It was an unwanted publicity bombshell that rocked the world of the very, very rich.
Earlier this week, the International Consortium of Investigative Journalists released over 13 million heretofore confidential records documenting the offshore financial interests held by wealthy individuals and corporations who may have wanted to shield their involvement in offshore tax havens from public scrutiny.
Known as the Paradise Papers, the documents originate primarily from Appleby, a Bermuda-based law firm, says the ICIJ. The firm specializes in catering to UHNW clients and blue chip companies, according to its website. The documents were obtained by the German newspaper Süddeutsche Zeitung and shared with the ICIJ.
"The promise of tax havens is secrecy — offshore locales create and oversee companies that often are difficult, or impossible, to trace back to their owners," the ICIJ reported, adding that having an offshore entity is often legal.
In a statement, Appleby stresses that the firm has not done "anything unlawful. There is no wrongdoing. [The Paradise Papers are] a patchwork quilt of unrelated allegations with a clear political agenda and movement against offshore. We wish to reiterate that our firm was not the subject of a leak but of a serious criminal act."
Around 31,000 of the individual and corporate clients included in Appleby’s records are U.S. citizens or have U.S. addresses, more than from any other country, according to the news organization. They include prominent businessmen, entertainers and financiers, many with political ties, including cabinet posts.
Here is a Who's Who of individuals from the financial world identified in the Paradise Papers, along with their offshore connections.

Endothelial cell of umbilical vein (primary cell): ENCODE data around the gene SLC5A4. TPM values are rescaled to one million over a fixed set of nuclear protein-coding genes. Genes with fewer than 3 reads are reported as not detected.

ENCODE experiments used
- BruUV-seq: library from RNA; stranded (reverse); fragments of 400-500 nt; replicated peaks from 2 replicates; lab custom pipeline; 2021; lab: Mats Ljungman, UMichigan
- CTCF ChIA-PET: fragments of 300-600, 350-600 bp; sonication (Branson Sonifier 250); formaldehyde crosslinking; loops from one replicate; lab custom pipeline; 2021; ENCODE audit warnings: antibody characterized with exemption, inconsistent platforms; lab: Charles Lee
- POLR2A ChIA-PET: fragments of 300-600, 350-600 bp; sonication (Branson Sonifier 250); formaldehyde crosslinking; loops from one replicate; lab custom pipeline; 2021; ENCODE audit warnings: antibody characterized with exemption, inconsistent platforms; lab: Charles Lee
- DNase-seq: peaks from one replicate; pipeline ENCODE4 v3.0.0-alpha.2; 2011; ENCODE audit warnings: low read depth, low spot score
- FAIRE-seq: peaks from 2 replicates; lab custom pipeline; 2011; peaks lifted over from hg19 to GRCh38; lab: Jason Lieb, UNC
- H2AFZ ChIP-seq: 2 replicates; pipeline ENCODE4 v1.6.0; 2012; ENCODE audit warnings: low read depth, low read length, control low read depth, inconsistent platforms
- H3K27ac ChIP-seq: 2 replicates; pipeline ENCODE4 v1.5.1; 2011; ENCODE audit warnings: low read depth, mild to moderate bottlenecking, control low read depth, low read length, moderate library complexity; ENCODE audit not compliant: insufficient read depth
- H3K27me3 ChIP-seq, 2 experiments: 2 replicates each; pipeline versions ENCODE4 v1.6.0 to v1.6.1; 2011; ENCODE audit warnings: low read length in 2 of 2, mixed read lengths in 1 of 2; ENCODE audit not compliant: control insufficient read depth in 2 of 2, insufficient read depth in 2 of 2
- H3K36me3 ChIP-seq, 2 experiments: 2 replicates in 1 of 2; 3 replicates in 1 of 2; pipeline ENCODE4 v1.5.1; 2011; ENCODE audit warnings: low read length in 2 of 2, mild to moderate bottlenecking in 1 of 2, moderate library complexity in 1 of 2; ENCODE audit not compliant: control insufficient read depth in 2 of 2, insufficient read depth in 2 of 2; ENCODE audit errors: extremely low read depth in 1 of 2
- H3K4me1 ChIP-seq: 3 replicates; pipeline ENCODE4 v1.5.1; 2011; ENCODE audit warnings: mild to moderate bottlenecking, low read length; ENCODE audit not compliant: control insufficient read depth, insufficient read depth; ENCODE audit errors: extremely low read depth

According to the New York Times, "the ethics agreement Mr. Ross filed when taking office said he intended to retain several investment partnerships, but did not specify that they were used to hold his stake in Navigator."
The release of the Paradise Papers has prompted calls for further investigation of Ross' holdings in the Senate.
Dubbed the "King of Bankruptcy," Ross' private equity fund, W. L. Ross & Co., restructured failed companies and sold them later for a profit. The company was one of Appelby's biggest clients, the ICIJ reports. Appleby administered more than 50 Ross companies and partnerships, most in the Cayman Islands.
The Commerce Department said in a statement that "Reports that Secretary Ross did not disclose his Navigator holdings are completely false — they are listed in sections 10.14. 1.3, 10.15. 1.3, and 24.1.4. 2 of his Form 278, which can be viewed by the public on the Office of Government Ethics website oge.gov."
It's no secret that Little Rock, Arkansas-based investment banker Warren Stephens was no fan of the Consumer Financial Protection Bureau, and helped finance attacks on the bureau by its political opponents.
What wasn't known — until the release of the Paradise Papers — is that Stephens had a financial interest in an online payday loan company accused by the CFPB of questionable lending practices.
After reviewing the Paradise Papers, theNew York Times reported that Stephens and a business partner asked Appleby to incorporate a holding company, Hayfield Investment Partners, in tax-friendly Delaware. Documents in Appleby's files, according to the Times, showed that Stephens and his funds owned 40% of Hayfield, which had a separate subsidiary called Integrity Advance, the loan company in the CFPB's crosshairs.
A spokesperson for Stephens said in a statement that the Times story "was not an accurate representation of Warren Stephens’ personal involvement in Hayfield Investment Partners."
Stephens "never had any involvement in, or knowledge of, the details of Hayfield’s day-to-day activities," the statement continued. "Moreover, there were no offshore accounts established for the Hayfield investment. Neither Warren Stephens, nor any of his employees, had any role in retaining Appleby’s services, nor were they involved in any discussions with Appleby."